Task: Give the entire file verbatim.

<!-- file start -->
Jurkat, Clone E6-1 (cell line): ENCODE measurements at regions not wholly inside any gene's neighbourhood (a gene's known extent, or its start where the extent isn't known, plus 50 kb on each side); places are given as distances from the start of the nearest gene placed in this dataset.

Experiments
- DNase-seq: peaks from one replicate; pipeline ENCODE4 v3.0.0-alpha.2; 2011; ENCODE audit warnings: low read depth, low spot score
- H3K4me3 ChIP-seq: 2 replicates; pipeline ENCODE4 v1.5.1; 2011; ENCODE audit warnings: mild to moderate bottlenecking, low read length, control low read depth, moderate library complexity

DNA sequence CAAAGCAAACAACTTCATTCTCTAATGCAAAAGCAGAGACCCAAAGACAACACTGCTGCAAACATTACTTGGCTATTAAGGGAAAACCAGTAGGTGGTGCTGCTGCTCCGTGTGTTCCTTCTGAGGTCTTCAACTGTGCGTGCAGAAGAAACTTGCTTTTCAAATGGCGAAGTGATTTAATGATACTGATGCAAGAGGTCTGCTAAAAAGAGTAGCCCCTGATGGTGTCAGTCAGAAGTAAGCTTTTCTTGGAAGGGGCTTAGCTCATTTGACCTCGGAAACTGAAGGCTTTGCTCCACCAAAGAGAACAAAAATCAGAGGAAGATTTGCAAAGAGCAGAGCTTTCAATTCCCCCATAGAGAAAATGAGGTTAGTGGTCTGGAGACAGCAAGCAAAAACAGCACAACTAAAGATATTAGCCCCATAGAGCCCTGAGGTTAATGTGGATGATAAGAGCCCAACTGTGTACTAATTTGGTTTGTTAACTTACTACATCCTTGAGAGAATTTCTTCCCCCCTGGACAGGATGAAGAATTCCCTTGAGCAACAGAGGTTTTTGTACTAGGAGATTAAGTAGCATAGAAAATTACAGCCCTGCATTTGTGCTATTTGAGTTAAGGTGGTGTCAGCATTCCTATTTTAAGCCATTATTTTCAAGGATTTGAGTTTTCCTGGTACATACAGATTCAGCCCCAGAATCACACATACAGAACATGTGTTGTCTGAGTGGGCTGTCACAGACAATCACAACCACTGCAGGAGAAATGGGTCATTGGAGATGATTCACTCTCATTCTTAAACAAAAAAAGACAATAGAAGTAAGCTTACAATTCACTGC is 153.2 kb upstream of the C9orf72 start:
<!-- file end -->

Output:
Jurkat, Clone E6-1 (cell line): ENCODE measurements at regions not wholly inside any gene's neighbourhood (a gene's known extent, or its start where the extent isn't known, plus 50 kb on each side); places are given as distances from the start of the nearest gene placed in this dataset.

Experiments
- DNase-seq: peaks from one replicate; pipeline ENCODE4 v3.0.0-alpha.2; 2011; ENCODE audit warnings: low read depth, low spot score
- H3K4me3 ChIP-seq: 2 replicates; pipeline ENCODE4 v1.5.1; 2011; ENCODE audit warnings: mild to moderate bottlenecking, low read length, control low read depth, moderate library complexity

DNA sequence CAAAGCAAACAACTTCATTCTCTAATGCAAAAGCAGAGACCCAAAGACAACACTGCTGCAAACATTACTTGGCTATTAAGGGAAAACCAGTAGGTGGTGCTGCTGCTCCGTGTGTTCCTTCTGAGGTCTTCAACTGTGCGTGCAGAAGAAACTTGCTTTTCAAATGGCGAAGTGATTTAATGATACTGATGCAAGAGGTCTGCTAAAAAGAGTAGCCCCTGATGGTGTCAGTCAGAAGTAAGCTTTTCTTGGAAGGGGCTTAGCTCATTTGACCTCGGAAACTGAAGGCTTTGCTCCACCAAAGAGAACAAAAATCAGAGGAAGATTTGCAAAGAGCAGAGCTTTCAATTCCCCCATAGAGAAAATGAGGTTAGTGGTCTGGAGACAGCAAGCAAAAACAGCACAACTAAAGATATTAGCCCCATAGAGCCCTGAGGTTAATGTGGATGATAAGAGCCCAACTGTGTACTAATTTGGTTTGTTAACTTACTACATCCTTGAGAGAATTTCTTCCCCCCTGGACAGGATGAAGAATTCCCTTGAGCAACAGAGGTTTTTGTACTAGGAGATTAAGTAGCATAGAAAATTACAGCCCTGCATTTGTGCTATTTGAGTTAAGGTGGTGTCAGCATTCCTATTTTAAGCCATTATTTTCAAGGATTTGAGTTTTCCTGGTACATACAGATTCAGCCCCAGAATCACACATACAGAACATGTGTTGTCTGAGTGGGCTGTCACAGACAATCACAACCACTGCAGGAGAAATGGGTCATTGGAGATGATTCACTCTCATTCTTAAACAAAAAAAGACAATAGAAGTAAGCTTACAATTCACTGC is 153.2 kb upstream of the C9orf72 start: